Brendon Hartley is not necessarily a household name. Despite this, his upcoming cameo appearance in Formula 1 filling in for the ‘trophy hunting’ Pierre Gasly at Toro Rosso, could not be any more exciting.
Hartley has been a World Endurance Championship factory LMP1 driver at Porsche since 2014. Alongside team-mates Timo Bernhard and Earl Bamber, the New Zealander is likely to secure a second WEC title this season to couple with his 2015 crown. Despite his achievements in prototype racing, the news of his imminent F1 debut is a seismic shock.
2017 has been a year to expect the unexpected in world motorsport. Hartley’s imminent F1 bow is as surprising a storyline as Fernando Alonso’s Indy 500 escapade and injects another fascinating narrative into the 2018 F1 driver market.
‘Hartley to make F1 bow with Toro Rosso’ is a headline that was more likely a product of 2010. At that time, the Kiwi was a key protagonist in Red Bull’s young driver programme.
However, it could be argued that Hartley found himself to be a victim of poor timing. During his stint as a promising Red Bull junior, he shared programme duties with Daniel Ricciardo, Jean-Eric Vergne, Daniil Kvyat and a young Carlos Sainz Jr.
Whilst his performances in Formula Renault 3.5 and GP2 were admittedly unspectacular, there is an argument to suggest that Hartley was effectively crowded out at a time when Red Bull had too much talent on their books.
Exhiled from the Red Bull fold at the end of 2011, Hartley found himself supplementing his junior formula endeavours with a Mercedes F1 test role in 2012 and ’13. This amounted to little and with F1 aspirations beginning to seem remote, Hartley found his way into the Porsche LMP1 programme.
Proving to be a strong all-rounder, Hartley blossomed to take WEC title honours in just his second season. Alongside Mark Webber and Timo Bernhard, the trio was an effective blend of youth and experience. Winning four races in succession – in a season composed of eight events – the team’s consistency mid-season proved decisive.
Hartley was a key player and claimed his first championship title since Renault Eurocup in 2007. It ended a barren spell and placed the 26-year-old Kiwi firmly among motorsport’s top tier talents.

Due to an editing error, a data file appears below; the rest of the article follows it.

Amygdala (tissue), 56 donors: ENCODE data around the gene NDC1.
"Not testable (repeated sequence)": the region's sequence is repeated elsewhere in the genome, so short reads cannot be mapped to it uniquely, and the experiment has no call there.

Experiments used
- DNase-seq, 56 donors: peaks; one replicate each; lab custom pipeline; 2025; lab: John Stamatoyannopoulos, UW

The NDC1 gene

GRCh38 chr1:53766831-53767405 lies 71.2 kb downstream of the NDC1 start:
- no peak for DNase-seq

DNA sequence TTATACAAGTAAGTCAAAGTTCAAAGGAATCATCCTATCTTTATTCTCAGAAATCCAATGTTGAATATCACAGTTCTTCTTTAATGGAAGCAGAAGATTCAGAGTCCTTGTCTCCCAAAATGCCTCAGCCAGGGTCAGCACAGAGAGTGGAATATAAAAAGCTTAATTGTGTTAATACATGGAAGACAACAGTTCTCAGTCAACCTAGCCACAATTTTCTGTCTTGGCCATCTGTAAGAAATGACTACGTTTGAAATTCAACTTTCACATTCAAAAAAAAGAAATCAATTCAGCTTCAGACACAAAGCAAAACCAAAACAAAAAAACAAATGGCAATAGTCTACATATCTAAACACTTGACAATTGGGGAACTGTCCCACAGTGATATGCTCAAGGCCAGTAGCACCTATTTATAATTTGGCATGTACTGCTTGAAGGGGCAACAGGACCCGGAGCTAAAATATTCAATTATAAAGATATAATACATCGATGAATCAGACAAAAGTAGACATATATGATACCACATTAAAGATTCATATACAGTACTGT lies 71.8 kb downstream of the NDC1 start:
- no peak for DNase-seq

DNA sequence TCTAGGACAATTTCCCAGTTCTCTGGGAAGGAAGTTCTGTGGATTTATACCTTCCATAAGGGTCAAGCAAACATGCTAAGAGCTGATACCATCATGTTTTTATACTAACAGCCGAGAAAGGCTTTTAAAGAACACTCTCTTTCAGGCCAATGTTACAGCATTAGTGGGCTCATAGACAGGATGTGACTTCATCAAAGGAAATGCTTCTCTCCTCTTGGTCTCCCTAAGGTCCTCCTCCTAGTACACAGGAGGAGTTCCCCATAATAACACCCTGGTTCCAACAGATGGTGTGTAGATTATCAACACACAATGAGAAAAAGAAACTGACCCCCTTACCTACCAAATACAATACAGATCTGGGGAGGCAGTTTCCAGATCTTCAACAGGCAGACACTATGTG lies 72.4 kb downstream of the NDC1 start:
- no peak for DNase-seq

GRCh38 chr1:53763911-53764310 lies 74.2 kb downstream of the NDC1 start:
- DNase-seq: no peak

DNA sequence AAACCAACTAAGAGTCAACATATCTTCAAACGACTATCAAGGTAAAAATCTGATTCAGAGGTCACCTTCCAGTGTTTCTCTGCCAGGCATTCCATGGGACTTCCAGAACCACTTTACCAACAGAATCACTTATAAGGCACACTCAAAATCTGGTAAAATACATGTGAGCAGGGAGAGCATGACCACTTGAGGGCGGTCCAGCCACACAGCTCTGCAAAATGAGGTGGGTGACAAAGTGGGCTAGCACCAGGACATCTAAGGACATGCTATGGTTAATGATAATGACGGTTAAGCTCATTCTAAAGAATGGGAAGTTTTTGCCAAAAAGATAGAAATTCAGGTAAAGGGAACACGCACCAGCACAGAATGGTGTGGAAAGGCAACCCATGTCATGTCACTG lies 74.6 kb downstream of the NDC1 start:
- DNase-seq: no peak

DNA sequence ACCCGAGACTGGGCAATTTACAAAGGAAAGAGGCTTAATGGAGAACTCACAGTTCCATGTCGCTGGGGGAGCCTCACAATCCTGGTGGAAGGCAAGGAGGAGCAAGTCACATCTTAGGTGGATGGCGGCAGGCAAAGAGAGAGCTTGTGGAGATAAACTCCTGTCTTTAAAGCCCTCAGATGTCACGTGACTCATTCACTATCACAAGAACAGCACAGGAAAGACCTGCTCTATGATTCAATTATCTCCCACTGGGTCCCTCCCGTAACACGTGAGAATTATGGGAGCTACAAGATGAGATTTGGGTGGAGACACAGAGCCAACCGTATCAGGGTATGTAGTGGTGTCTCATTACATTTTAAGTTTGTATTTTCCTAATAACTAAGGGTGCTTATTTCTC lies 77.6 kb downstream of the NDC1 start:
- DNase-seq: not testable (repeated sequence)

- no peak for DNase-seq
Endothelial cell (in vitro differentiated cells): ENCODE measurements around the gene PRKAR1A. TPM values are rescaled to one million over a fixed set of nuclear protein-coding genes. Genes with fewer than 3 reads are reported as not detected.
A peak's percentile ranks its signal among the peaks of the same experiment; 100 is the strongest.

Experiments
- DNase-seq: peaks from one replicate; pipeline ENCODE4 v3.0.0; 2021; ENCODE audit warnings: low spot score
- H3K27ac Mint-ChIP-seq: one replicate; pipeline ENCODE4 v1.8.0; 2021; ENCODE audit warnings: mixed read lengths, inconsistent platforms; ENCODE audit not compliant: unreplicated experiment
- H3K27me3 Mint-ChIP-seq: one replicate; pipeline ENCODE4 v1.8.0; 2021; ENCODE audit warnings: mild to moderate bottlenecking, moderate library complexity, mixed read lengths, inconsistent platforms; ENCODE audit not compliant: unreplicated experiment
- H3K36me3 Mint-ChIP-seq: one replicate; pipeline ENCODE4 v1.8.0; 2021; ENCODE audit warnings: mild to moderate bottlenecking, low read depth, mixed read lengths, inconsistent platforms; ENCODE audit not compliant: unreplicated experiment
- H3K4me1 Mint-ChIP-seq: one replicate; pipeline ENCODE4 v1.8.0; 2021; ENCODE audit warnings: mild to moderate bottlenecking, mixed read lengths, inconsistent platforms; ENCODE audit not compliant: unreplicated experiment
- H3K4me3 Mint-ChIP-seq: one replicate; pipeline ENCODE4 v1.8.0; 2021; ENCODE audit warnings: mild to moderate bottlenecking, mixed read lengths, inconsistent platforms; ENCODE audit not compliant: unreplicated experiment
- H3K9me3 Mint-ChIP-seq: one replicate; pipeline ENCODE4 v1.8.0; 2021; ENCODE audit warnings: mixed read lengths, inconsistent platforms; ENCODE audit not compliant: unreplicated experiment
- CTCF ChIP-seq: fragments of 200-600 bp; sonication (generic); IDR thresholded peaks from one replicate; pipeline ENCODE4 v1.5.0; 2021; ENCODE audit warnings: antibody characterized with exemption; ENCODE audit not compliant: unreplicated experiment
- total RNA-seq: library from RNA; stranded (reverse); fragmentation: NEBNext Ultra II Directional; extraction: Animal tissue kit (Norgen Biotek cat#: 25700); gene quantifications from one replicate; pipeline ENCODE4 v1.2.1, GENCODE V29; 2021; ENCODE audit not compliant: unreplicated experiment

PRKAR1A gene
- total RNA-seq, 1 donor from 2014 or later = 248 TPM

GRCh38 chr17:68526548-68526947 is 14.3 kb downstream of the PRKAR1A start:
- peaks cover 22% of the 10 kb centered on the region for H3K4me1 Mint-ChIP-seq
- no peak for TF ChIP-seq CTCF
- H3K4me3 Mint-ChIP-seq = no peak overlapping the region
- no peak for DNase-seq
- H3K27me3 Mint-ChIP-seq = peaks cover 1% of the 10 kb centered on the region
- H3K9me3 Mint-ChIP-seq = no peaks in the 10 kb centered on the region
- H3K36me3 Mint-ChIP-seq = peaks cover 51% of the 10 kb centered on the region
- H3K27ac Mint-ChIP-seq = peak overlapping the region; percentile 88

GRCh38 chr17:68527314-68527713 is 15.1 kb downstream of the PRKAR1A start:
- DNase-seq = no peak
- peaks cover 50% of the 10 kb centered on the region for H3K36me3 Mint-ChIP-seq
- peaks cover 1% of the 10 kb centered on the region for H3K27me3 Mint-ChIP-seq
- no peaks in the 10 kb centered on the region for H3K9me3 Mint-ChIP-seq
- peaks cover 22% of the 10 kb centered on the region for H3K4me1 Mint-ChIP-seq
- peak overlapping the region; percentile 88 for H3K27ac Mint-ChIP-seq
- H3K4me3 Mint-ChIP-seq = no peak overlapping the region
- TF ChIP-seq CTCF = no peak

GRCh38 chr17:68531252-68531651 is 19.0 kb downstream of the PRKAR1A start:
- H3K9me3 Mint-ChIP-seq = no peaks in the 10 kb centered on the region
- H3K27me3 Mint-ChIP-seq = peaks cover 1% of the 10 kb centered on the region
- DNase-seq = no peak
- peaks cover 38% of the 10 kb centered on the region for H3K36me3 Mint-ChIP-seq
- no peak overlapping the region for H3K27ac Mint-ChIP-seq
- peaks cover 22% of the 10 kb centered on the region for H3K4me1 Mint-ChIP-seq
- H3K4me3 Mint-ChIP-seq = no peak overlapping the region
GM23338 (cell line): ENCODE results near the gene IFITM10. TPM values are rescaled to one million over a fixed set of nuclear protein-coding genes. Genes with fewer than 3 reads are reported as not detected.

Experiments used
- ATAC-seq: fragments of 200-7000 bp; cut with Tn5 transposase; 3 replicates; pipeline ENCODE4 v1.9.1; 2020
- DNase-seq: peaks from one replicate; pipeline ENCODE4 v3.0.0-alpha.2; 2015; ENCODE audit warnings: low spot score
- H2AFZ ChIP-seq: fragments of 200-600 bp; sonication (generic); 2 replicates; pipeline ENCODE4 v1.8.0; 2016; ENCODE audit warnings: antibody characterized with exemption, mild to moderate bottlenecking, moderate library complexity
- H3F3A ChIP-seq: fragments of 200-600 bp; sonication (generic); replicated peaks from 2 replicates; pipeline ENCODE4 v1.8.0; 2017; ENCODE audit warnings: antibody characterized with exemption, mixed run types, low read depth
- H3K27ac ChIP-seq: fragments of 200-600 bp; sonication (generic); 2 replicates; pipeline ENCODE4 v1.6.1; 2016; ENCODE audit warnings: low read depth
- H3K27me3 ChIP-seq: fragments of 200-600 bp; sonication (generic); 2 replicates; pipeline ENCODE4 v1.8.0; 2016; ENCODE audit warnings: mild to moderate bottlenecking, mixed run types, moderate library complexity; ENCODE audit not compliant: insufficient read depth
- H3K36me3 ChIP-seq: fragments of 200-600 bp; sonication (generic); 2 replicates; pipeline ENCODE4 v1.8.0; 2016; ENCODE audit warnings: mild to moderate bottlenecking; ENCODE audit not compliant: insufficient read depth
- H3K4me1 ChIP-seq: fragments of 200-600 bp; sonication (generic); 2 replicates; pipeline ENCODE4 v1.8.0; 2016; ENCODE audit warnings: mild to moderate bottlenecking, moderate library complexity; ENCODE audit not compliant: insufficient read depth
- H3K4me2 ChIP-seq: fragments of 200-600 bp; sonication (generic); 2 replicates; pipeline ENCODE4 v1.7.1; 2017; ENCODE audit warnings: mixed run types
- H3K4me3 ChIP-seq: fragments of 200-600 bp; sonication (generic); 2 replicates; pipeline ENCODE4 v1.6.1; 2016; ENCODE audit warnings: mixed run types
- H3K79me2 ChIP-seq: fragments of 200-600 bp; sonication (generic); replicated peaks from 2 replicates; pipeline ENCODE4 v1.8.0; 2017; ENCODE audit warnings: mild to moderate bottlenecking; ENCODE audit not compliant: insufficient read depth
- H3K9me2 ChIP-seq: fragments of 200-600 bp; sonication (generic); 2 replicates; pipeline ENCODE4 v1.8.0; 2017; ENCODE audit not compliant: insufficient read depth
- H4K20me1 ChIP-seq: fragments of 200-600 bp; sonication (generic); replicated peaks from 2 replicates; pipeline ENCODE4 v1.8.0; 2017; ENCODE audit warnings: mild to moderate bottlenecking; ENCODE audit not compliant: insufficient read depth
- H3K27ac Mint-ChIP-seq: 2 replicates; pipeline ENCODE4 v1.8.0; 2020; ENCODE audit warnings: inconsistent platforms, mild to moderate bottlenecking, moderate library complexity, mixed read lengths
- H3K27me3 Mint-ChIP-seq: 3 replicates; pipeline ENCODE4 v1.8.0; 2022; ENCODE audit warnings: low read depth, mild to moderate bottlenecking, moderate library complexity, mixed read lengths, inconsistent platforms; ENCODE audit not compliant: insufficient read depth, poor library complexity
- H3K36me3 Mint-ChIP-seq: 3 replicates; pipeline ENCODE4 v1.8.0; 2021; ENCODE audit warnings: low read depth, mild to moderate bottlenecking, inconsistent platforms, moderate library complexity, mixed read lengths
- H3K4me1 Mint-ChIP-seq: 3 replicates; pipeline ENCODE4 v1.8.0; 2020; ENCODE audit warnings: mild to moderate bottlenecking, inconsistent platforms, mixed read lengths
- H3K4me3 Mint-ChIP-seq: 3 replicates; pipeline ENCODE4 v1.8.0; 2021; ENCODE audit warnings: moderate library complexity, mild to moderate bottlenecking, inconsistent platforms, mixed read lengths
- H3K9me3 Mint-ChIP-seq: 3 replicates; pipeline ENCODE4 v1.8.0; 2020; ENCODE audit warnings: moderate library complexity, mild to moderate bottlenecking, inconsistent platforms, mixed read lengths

This season, Hartley seems set to take another title. The #2 Porsche currently leads the series standings and is likely to secure championship honours. Despite a disappointing race to fourth place in tricky conditions at Fuji this weekend, the #2 squad still leads the #8 Toyota by 39 points in the standings with just two races to go.
Having already taken victory at the Le Mans 24 Hours and at this month’s Petit Le Mans – the blue-ribband round of the IMSA series held at Road Atlanta – a second WEC title would be the cherry on top of 2017’s glorious gateau for Hartley.
Unlike earlier in his career, timing has been spectacular. As Hartley has bolstered his already impressive CV this season, F1 has seen a near unprecedented mid-season driver shuffle. With Carlos Sainz heading to Renault for the remaining four races of the campaign and Pierre Gasly heading to Japan to finish what he started in Super Formula, Toro Rosso has found themselves needing two drivers for the US Grand Prix.
Daniil Kvyat was the obvious choice for the first seat, given that he was initially moved aside for Gasly, but the vacancy of the second seat was a point of contention. Sebastien Buemi and Antonio Felix da Costa were suggested – both overlooked in favour of Hartley.
It is the latest in a string of fascinating narratives that have served to make 2017 a fascinating year in world motorsport. Much like Alonso’s Indy 500 debut, motorsport fans have been granted another opportunity to see a driver cross disciplines.
The last time a leading light in LMP1 entered the F1 fold was when Andre Lotterer replaced Caterham’s Kamui Kobayashi for the Belgium Grand Prix in 2014. Here, the circumstances were different – Caterham was a team enduring a challenging season that eventually ended in liquidation.
Compare this to Hartley’s opportunity at a team engulphed in a fierce midfield battle, where he will be pitched alongside the recently demoted Kvyat in what could be a duel for a full-time 2018 Toro Rosso seat. If Hartley can match Kvyat across the course of his first weekend in F1, then he surely becomes a prime candidate to partner Gasly next season.
Whatever the long-term permutations turn out to be, the story is already a compelling one. A driver ejected from the Red Bull programme finds himself propelled back into contention by an entirely unorthodox route. Improbable but clearly not impossible, Hartley’s very own tweet sums up his journey;